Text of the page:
Let’s start with a little bit about who Yoshihiro Hattori was. He was born in Nagoya, Japan, which for reference is about 4 and a half hours away from Tokyo, to his mother Mieko and his father Masaichi — and I want to bring them up now because they play a big part in this story.
Yoshihiro, who also went by Yoshi, was the middle child; he had a sister and one brother, but was known to be the most lively of the bunch. While attending high school in Japan, he loved to play on the rugby team — it was an absolute passion of his, his parents said he was crazy about rugby. He also loved to fish in his spare time and was really interested in anything related to America. A lot of people here in Japan still are, especially the younger generations. They see things on TV and they have a very idealistic vision of what it’s like there. So he applied to the American Field Service (AFS) student exchange program, not really thinking anything of it. Actually, even though he had applied he was still really nervous about the idea of moving to the U.S. for a year, which is understandable. I can’t imagine leaving my family and going to a foreign country for a whole year at just 16 years old.
In his entrance paper for the program, he wrote:
“Wherever I go, I wish I could make the country a second home country. I can make Japanese cooking like tempura cutlet for host families and introduce the living way of Japanese.”
That worry and anxiety went away the moment he learned that he had passed the admittance test for the program and was selected to go. All of the fear was replaced with absolute excitement. It was the opportunity of a lifetime, to receive this scholarship and to be able to learn and study in America for a year, learn english, and meet new people. I think when many people think of how they perceive the Japanese to be, they think quiet, reserved and introverted. However, Yoshi was quite extroverted and outgoing. He was talkative and excitable. So when he moved to America for the year, he made quite the impression on everyone he met, especially his host parents.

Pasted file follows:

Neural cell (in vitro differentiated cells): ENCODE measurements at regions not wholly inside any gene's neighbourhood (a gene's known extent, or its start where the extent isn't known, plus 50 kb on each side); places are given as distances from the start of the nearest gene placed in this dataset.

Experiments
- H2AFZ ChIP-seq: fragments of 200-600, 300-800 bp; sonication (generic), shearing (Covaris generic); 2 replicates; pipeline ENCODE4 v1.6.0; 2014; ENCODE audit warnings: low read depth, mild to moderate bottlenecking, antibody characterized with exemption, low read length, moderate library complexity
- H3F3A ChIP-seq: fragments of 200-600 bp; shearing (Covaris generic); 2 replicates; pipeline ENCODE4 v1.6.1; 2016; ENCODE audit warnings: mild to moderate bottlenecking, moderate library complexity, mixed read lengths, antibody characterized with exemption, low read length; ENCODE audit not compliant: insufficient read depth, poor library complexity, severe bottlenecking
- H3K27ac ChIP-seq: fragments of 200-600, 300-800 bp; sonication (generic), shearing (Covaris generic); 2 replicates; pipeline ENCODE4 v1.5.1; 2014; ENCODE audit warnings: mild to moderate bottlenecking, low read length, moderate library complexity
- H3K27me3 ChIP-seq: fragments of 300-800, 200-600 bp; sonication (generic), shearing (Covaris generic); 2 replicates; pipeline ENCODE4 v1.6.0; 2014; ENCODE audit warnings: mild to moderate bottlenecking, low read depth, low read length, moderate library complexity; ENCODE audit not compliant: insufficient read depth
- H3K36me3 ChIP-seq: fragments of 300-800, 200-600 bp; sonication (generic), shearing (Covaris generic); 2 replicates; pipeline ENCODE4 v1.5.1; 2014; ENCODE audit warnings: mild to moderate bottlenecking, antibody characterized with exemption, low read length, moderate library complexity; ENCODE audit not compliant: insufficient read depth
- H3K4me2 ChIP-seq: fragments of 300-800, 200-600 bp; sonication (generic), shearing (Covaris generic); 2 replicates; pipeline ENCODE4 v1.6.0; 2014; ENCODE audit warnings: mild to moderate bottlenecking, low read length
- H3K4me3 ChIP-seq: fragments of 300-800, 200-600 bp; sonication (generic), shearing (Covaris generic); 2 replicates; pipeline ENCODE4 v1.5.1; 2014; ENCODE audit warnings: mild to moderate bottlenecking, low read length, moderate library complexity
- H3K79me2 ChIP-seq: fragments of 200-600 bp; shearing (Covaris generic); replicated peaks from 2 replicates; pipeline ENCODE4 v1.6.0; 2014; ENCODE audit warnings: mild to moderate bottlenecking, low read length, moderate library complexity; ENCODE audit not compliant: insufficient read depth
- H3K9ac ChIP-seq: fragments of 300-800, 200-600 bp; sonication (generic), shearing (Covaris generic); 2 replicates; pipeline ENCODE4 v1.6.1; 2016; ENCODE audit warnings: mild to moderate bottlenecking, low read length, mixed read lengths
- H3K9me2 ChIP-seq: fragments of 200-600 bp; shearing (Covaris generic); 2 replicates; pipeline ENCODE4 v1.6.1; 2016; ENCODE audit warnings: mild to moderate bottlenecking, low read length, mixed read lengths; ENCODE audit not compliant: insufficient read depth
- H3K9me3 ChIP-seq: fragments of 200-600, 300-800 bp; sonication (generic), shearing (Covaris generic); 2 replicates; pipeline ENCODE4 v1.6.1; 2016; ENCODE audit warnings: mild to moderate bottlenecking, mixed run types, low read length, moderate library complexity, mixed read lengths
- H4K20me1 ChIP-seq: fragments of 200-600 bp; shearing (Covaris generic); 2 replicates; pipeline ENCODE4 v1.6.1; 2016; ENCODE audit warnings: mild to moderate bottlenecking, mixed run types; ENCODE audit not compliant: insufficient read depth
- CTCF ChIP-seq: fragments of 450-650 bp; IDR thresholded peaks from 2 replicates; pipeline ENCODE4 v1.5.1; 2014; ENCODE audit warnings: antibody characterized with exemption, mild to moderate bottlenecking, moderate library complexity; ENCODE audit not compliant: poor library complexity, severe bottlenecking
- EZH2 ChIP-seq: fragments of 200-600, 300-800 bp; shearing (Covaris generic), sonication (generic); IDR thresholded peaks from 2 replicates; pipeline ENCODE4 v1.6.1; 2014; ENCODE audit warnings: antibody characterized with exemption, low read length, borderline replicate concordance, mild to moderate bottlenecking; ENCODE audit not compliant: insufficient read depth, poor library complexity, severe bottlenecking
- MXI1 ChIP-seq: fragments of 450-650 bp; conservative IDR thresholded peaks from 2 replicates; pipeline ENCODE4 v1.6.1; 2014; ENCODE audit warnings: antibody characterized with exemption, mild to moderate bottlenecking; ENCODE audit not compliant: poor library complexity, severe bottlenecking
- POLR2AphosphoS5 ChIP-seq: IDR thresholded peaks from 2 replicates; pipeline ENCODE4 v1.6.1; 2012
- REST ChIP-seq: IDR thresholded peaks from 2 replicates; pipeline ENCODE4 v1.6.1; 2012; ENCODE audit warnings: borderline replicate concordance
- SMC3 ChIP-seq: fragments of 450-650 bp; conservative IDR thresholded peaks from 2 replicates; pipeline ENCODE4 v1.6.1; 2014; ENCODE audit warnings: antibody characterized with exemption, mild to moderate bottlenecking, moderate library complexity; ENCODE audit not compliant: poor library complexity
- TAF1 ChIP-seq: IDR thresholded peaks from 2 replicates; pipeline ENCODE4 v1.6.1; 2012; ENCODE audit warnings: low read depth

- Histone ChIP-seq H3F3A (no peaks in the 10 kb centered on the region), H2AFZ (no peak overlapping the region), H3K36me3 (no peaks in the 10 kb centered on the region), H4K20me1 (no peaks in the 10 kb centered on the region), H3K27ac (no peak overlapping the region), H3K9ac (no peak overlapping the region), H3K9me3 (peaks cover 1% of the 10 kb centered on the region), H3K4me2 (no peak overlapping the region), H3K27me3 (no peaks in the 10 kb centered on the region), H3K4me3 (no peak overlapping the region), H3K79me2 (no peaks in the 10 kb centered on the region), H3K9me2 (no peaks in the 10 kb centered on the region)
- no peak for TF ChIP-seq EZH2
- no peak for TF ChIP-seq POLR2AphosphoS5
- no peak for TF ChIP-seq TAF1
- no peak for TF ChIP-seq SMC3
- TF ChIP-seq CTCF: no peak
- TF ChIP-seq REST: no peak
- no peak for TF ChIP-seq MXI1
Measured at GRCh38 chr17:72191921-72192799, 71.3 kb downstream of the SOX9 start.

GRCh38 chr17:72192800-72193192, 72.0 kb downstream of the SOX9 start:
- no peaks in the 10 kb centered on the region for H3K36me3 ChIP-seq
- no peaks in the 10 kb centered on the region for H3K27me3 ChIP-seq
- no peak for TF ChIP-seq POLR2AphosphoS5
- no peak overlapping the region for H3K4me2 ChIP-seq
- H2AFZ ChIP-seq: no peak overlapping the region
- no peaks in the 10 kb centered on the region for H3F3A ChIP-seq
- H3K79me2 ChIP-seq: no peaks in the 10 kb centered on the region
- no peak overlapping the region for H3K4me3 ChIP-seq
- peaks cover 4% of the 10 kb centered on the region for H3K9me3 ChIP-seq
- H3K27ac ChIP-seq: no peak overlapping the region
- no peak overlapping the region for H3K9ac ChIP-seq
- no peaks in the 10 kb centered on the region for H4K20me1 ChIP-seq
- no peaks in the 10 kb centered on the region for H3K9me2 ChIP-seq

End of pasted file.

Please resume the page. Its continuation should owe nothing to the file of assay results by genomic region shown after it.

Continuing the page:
In 1992, at 16 years old, he was off to Baton Rouge, enrolled in East Baton Rouge’s first program for gifted students, to live with the Haymaker family for the school year. The Haymakers consisted of father and husband, Dick Haymaker, who was a theoretical physicist, wife and mother, Dr. Holley Haymaker, a physician, and their 16 year old son Webb Haymaker.
When recounting their time with Yoshi, Holley said, “Yoshi was very ebullient, a total extrovert. The kids at McKinley High School loved him because he was such a free spirit.”
Her husband Dick said, “He was a really, really extraordinary guy. He was life. He moved through space like a dancer.”
And he got along really well with their son Webb. They would do everything together, including attending a blues festival, which would have been a new experience for Yoshi. It was a really good fit with Yoshi and the Haymakers.
While Yoshi was an avid rugby player while living in Japan, he decided to try something completely different and out of his comfort zone while living in America — he decided to take jazz dance classes. And — not surprisingly, he excelled at jazz too! Yoshi was so committed to his jazz dance classes that Holley bought him a bicycle with lights and a helmet so that he could get to all of his classes easily.